State Constitutions and Youth Voting Rights

44 Pages Posted: 15 Feb 2023

See all articles by Joshua A. Douglas

Joshua A. Douglas

University of Kentucky - College of Law

Date Written: 2022


This short essay, prepared for the Rutgers University Law Review Symposium on the Twenty-Sixth Amendment, shows how state constitutions protect young voters. Just as state courts should construe the general right-to-vote provisions within state constitutions as conferring broader rights than what is available through federal court jurisprudence under the Fourteenth Amendment, so too should state courts recognize explicitly that state constitutions go beyond the federal counterpart on youth voting rights. The Essay recounts the recent litigation over the Twenty-Sixth Amendment, demonstrating how federal courts have too narrowly construed that amendment. The Essay then highlights what state constitutions say about youth voting rights and offers a strategy for litigants to invoke these provisions when challenging laws that harm young people. Finally, the Essay presents a broader call to action for advocates to focus on state constitutional amendments that can strengthen these provisions—or face their potential weakening from those who want to restrict the right to vote.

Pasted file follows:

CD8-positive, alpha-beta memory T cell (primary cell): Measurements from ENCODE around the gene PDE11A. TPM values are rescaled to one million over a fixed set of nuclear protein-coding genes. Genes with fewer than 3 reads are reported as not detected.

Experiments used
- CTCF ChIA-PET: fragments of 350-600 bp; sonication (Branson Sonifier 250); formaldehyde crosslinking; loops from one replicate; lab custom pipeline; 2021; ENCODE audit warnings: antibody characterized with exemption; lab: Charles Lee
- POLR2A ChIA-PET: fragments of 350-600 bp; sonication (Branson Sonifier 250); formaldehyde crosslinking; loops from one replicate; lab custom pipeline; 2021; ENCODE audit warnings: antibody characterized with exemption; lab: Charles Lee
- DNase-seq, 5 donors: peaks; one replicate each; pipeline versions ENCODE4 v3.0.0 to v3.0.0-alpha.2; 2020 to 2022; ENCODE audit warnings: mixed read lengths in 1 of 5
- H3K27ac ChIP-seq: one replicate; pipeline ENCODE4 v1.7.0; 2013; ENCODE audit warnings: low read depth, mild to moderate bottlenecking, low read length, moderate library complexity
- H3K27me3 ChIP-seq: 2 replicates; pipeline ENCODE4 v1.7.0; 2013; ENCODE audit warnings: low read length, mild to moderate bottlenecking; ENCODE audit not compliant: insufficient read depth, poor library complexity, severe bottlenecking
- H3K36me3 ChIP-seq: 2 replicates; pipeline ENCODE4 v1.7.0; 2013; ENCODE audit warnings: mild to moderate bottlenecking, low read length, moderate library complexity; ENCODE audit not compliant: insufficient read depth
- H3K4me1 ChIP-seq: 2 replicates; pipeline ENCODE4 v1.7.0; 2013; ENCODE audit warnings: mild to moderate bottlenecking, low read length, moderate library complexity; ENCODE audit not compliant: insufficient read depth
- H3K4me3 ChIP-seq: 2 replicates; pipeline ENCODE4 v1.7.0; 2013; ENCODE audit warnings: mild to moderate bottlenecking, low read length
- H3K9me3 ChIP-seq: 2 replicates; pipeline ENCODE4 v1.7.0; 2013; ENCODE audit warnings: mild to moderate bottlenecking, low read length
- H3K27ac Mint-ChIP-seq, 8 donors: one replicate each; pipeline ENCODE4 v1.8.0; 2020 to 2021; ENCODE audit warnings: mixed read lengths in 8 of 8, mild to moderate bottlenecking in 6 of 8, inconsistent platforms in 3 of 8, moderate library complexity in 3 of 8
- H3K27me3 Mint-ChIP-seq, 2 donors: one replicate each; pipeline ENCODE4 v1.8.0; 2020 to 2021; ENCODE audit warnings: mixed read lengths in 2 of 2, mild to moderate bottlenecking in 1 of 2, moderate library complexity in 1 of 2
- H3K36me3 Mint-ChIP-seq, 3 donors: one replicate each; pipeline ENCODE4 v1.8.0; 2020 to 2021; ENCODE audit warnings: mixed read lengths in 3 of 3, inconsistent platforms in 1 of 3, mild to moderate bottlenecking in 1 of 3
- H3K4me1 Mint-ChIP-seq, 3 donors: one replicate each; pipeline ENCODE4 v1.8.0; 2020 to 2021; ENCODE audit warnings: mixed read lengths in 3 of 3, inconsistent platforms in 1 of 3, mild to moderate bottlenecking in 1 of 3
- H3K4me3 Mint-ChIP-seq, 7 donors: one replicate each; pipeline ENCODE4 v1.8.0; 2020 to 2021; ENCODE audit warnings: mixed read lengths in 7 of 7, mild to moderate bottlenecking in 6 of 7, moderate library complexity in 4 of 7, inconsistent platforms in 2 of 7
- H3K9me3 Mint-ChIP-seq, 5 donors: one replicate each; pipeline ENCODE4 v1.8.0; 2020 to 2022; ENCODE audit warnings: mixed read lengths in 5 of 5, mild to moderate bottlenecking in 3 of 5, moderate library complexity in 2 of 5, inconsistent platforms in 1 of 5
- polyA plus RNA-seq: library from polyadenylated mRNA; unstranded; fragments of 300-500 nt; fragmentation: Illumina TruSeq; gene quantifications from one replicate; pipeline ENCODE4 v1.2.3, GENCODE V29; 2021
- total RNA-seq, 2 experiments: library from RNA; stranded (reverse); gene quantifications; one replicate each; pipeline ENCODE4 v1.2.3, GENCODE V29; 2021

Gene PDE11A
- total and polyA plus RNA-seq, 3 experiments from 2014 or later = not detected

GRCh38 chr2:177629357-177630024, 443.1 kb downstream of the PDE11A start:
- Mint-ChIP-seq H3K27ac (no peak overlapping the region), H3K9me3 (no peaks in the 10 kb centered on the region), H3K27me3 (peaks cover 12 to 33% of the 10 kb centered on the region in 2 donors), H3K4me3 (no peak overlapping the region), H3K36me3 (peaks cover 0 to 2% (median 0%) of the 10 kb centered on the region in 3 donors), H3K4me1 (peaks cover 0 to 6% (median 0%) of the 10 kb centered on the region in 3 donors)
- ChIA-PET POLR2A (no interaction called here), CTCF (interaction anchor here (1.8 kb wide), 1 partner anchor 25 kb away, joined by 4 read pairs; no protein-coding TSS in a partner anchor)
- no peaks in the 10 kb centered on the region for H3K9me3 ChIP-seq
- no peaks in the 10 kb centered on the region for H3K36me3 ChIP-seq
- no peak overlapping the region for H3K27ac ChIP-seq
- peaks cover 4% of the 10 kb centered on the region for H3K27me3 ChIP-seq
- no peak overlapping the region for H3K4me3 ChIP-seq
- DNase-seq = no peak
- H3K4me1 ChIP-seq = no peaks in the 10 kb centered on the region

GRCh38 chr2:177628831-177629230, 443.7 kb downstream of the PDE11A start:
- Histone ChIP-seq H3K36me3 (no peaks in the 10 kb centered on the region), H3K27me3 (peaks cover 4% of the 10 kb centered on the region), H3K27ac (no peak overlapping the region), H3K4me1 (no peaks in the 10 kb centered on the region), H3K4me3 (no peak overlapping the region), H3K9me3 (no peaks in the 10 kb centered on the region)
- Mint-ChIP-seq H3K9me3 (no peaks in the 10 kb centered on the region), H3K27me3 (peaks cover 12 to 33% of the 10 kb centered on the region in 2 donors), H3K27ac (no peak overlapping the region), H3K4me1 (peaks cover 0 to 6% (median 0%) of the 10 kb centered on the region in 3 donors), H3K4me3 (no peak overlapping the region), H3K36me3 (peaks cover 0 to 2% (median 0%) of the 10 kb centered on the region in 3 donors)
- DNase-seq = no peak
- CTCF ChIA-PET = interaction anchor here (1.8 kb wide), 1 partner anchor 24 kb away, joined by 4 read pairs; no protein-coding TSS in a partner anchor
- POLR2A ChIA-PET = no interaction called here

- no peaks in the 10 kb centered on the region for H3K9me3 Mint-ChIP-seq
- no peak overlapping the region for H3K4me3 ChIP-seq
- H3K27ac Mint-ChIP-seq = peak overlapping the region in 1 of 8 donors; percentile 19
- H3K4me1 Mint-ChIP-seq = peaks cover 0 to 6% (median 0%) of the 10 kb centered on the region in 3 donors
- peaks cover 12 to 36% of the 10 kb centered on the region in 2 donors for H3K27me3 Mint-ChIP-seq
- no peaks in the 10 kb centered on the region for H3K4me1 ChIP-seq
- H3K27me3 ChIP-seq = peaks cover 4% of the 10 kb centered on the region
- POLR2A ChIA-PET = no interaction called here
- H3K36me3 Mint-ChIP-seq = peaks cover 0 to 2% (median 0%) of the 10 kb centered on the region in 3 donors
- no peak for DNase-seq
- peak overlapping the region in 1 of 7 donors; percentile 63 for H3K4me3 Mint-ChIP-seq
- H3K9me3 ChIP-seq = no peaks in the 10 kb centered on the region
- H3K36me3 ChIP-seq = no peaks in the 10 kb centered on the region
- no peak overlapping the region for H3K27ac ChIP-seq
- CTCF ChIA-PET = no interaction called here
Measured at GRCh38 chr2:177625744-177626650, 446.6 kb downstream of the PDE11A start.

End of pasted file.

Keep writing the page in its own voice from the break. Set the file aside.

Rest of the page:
Keywords: voting rights, election law, 26th Amendment, youth voting, state constitutions

Suggested Citation

Douglas, Joshua, State Constitutions and Youth Voting Rights ( 2022). 74 Rutgers Law Review 1729 (2022), Available at SSRN:

Joshua Douglas (Contact Author)

University of Kentucky - College of Law ( email )

620 S. Limestone Street
Lexington, KY 40506-0048
United States

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